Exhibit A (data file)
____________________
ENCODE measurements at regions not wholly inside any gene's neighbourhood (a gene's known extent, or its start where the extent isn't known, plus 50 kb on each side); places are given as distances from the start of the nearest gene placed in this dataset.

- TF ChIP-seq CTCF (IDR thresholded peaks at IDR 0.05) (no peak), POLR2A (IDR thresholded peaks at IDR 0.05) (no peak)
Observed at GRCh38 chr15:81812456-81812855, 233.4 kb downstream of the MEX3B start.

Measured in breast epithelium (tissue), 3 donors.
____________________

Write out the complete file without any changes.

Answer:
ENCODE measurements at regions not wholly inside any gene's neighbourhood (a gene's known extent, or its start where the extent isn't known, plus 50 kb on each side); places are given as distances from the start of the nearest gene placed in this dataset.

- TF ChIP-seq CTCF (IDR thresholded peaks at IDR 0.05) (no peak), POLR2A (IDR thresholded peaks at IDR 0.05) (no peak)
Observed at GRCh38 chr15:81812456-81812855, 233.4 kb downstream of the MEX3B start.

Measured in breast epithelium (tissue), 3 donors.